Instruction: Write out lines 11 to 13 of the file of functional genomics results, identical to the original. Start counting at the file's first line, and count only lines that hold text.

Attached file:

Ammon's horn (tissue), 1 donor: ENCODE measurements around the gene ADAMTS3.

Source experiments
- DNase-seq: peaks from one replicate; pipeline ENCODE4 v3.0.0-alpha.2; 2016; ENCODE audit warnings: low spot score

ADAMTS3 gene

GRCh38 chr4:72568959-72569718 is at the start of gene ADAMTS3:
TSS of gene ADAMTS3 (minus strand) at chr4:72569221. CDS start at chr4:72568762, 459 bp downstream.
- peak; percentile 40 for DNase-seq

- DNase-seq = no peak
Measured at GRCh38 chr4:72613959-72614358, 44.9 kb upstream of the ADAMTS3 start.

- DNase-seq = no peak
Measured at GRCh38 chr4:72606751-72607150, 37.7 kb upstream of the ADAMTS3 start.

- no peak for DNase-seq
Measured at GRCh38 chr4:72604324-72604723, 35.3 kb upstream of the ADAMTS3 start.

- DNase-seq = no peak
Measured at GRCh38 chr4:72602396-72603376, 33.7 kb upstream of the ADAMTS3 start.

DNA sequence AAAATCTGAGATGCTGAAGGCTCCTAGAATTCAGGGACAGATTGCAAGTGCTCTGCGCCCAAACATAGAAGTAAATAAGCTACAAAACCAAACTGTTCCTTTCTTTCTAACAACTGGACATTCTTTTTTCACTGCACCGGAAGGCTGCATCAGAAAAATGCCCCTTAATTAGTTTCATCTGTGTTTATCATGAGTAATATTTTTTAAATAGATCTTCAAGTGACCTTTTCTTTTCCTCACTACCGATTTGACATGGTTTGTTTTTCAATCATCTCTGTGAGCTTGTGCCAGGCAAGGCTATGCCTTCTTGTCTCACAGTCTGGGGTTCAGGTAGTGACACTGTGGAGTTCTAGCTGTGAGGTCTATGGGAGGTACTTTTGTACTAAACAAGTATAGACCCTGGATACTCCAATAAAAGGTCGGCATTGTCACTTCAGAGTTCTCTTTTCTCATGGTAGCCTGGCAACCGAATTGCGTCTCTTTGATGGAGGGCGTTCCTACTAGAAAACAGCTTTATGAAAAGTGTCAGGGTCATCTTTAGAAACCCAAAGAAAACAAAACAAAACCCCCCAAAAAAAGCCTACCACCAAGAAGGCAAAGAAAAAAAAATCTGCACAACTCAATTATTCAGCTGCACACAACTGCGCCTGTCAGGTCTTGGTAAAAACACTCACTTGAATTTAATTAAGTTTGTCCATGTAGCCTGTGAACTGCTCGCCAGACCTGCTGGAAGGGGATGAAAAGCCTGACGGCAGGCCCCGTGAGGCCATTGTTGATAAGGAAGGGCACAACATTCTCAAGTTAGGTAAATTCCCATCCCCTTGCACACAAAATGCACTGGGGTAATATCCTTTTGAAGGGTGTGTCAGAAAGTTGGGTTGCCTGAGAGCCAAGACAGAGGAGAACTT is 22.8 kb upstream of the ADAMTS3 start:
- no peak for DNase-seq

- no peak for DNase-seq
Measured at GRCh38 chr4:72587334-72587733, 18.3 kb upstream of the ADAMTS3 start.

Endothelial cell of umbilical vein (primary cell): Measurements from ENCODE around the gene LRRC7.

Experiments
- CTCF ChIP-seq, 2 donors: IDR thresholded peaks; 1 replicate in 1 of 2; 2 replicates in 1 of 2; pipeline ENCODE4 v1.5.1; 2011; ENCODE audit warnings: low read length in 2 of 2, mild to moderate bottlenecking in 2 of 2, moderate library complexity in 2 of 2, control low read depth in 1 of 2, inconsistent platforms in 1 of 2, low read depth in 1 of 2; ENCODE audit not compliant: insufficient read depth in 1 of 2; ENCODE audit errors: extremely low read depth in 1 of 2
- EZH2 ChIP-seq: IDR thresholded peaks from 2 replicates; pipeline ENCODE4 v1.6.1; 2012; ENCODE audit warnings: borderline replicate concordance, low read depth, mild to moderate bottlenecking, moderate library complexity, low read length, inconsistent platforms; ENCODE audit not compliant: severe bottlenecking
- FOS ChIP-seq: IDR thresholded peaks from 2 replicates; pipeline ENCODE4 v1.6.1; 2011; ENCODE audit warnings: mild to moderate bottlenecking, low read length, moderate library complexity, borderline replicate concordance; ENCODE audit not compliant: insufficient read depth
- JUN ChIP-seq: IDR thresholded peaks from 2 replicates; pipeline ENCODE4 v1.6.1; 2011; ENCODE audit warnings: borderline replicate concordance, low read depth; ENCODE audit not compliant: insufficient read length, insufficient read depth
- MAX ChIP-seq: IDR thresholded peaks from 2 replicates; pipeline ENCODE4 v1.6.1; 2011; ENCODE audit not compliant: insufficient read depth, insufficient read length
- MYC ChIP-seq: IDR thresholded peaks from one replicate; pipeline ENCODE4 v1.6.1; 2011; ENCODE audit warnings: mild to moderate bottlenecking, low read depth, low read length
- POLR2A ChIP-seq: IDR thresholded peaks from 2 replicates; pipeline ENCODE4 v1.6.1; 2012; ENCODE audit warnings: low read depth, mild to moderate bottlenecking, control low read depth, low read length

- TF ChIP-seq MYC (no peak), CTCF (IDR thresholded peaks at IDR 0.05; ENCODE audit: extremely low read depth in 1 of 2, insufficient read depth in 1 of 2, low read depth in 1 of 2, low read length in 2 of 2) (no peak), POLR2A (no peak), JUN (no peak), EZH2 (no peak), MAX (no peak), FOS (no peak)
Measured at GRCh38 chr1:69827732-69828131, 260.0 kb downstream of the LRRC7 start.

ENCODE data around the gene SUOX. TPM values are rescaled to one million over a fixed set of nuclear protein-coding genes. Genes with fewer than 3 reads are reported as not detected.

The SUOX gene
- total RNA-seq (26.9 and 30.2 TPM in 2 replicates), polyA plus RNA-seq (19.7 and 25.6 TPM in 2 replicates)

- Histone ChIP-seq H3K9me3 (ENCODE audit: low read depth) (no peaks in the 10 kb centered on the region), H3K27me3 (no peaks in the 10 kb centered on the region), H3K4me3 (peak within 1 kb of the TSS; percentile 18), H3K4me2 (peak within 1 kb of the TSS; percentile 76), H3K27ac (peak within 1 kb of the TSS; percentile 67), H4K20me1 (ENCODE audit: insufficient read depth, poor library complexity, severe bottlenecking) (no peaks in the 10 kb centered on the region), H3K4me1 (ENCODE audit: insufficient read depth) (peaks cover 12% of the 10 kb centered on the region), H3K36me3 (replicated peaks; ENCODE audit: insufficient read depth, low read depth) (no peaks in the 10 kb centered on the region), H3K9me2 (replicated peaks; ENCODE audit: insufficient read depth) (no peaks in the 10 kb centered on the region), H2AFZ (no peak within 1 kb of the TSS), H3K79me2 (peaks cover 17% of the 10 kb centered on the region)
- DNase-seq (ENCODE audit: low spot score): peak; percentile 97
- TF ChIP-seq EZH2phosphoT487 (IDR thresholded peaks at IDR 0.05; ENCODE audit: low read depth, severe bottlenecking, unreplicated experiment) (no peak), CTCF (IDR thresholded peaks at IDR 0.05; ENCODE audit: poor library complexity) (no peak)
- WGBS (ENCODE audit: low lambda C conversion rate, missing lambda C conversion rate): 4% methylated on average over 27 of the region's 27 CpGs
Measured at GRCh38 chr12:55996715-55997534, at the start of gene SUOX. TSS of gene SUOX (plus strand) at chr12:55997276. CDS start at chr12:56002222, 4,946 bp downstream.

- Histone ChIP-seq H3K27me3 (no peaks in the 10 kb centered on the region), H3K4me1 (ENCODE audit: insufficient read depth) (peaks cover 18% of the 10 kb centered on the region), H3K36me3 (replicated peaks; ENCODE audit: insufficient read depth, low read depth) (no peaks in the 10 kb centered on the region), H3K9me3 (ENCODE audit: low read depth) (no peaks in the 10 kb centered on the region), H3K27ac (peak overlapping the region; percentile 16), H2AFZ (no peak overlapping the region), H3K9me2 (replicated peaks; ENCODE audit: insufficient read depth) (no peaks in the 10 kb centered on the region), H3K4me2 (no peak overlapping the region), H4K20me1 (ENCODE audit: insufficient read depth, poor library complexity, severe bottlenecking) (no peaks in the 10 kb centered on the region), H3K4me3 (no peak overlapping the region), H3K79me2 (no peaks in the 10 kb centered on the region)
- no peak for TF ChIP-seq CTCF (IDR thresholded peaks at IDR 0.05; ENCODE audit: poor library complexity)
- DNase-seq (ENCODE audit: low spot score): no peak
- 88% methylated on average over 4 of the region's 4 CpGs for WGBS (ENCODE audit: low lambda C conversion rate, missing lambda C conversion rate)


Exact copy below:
Measured at GRCh38 chr4:72606751-72607150, 37.7 kb upstream of the ADAMTS3 start.

- no peak for DNase-seq
Measured at GRCh38 chr4:72604324-72604723, 35.3 kb upstream of the ADAMTS3 start.